By Kris Klein
Cyber Sovereignty: The Economic Imperatives of a Secure Cyberspace
Mounting tensions spark talk of war as the table is set for a dinner between rivals. On the eve of the first state visit to the United States by Chinese leader Xi Jinping, a single occurrence seems to calm threats of economic sanctions and cyber-attacks. Chinese hackers, accused by the United States of stealing trade secrets, are quietly arrested by their own government.
Reports of the arrests found a welcome, yet wary audience in American media. They are a sign of goodwill from China at a time when relations have grown determinedly apprehensive.
The United States and China maintain a relationship fraught with angst over cyber-espionage. As early as 2007 US officials accused China of stealing designs for a major American weapons system, and by 2013 the tally grew to as many as two dozen major weapons systems that were reportedly compromised by Chinese hackers.
In 2014, a Senate panel found that Chinese hackers had infiltrated the computer systems of private firms involved in the transportation of US troops and military equipment.
In 2015, a massive cyber-attack that originated in China infiltrated the federal Office of Personnel Management, exposing the personal information of millions of government employees.
The Obama administration has been lenient in its response to Chinese hacking that is used for military or political purposes and has tried to distinguish between these attacks and the types of attacks that are used to gain commercial or economic advantage. The US continues to struggle with engraining that principle in the conduct of international espionage.
During Xi Jinping’s US visit, he and Barack Obama vowed that their governments would not engage in or support commercial espionage. The verbal agreement between the two leaders tenders an opportunity for US diplomats. If China were to cede its commercial espionage programs, it would be a profound victory for US efforts to impede such spying.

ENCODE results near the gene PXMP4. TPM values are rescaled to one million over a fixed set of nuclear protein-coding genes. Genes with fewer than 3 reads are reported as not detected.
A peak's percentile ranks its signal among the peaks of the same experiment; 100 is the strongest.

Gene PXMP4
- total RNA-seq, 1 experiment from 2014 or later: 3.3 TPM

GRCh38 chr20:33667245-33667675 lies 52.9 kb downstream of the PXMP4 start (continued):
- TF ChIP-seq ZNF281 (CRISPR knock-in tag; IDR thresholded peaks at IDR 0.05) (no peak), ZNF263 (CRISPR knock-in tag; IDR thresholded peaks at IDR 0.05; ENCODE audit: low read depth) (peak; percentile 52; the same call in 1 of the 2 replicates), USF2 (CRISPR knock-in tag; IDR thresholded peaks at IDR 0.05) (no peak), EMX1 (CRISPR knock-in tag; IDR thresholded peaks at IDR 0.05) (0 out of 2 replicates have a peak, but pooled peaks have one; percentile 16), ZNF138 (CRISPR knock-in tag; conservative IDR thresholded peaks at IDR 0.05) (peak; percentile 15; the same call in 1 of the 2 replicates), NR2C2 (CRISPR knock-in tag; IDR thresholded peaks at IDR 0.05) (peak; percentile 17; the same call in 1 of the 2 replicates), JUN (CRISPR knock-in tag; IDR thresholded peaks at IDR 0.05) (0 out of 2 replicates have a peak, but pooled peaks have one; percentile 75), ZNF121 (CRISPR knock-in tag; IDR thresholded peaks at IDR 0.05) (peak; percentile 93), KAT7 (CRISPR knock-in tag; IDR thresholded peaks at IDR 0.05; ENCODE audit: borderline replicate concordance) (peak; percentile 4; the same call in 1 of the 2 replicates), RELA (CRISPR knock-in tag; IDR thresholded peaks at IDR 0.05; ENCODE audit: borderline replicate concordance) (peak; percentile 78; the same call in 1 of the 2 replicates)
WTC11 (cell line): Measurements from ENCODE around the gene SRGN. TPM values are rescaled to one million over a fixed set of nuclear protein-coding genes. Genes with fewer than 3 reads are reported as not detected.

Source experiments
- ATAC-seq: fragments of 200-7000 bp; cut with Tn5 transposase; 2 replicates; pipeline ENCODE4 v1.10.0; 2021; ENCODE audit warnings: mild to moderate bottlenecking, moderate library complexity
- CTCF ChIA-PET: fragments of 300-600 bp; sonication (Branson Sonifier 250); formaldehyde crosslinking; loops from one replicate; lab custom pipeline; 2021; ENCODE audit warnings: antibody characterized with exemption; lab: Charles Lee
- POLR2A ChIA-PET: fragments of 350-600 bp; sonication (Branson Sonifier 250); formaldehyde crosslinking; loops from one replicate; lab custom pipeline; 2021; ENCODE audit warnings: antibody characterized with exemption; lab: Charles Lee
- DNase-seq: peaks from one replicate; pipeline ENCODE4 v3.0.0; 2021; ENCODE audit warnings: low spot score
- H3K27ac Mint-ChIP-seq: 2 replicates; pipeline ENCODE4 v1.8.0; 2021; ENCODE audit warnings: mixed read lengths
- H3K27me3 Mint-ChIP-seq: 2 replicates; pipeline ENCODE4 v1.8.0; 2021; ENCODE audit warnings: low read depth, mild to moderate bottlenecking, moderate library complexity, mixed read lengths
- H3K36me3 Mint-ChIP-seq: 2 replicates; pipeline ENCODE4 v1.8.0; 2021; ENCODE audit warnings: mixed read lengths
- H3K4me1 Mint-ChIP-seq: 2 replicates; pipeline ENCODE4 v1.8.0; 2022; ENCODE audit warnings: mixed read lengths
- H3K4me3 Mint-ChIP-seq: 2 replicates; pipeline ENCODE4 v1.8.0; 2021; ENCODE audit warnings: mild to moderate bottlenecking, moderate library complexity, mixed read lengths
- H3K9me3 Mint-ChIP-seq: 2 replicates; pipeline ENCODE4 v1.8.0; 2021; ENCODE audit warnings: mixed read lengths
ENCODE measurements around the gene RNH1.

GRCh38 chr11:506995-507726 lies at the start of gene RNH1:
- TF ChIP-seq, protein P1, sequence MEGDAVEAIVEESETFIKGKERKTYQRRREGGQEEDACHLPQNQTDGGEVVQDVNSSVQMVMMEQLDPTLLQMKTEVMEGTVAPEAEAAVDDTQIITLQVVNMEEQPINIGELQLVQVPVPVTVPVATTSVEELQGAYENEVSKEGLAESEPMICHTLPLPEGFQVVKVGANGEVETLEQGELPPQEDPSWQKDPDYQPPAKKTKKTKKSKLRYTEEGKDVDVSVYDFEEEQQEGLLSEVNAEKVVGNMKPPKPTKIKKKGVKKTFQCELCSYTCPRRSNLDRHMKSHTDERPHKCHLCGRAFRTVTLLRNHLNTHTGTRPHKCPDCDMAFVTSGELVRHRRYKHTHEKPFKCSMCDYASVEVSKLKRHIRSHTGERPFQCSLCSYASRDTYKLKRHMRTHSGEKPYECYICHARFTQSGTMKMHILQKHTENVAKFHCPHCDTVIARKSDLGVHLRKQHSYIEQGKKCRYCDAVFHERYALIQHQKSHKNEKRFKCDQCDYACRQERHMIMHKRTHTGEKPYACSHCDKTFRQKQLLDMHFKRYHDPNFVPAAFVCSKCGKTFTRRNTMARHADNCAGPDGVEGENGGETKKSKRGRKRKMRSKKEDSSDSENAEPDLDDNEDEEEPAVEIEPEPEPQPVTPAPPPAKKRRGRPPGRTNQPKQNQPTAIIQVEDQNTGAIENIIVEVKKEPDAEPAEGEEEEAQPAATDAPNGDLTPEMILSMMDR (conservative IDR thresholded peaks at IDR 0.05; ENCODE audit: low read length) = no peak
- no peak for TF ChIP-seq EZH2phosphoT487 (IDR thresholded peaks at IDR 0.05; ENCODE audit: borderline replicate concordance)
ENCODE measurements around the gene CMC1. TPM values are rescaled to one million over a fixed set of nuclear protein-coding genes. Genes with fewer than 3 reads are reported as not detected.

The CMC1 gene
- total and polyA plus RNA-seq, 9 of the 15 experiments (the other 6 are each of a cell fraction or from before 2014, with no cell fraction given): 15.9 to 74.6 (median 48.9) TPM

Despite hope of progress, suspicions linger.
US intelligence officials expressed doubt that China will follow through on its promises. None of the hackers arrested by the Chinese government have yet to be prosecuted and reports continue to surface of subsequent Chinese commercial hacking of private American companies.
Punishing any future commercial spying, even if being permissive of political spying, can strengthen American innovation. While gradual progress is made in halting Chinese hacking altogether, the priority of the US is to protect innovation and technology. Setting clear limits on what the US deems permissible will deter foreign actors from stealing American technology.
The importance of Intellectual Property to Protecting Innovation
Legal protection for those who develop new ideas and technologies encourages advances that makes the US economically competitive. When those protections are not enforced, innovation falters and so does the economy. In a report to the United States Congress, the Commission on the Theft of American Intellectual Property emphasized the economic consequences of allowing IP theft to go unpunished.
Theft of technology robs companies of their investment in developing designs for competitive technologies. When these designs are stolen the result is typically cuts to payrolls that cost the American economy jobs.
IP theft also diminishes the incentives companies have to invest in future research and development. If a company cannot be guaranteed that a potential investment in research will offer any form of competitive advantage, the company has no reason to invest in research at all. The decline of investment in research and development means slower innovation and fewer new technologies to help create economic growth.